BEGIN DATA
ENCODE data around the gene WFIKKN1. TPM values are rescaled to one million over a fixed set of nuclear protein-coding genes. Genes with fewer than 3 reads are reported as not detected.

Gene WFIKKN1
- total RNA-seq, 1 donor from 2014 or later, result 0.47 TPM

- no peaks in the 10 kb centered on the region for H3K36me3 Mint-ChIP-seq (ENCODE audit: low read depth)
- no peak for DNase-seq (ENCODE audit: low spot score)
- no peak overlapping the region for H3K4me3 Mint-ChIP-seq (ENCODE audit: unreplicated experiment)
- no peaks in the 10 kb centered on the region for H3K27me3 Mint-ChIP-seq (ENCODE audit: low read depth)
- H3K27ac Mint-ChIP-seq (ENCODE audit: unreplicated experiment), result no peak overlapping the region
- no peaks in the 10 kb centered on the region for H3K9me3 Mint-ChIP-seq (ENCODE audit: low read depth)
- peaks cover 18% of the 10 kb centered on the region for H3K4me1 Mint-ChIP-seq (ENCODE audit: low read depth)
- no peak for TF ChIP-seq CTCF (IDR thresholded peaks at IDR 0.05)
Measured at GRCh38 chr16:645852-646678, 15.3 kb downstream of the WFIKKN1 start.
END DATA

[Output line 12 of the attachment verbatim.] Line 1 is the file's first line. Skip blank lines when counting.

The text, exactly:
Measured at GRCh38 chr16:645852-646678, 15.3 kb downstream of the WFIKKN1 start.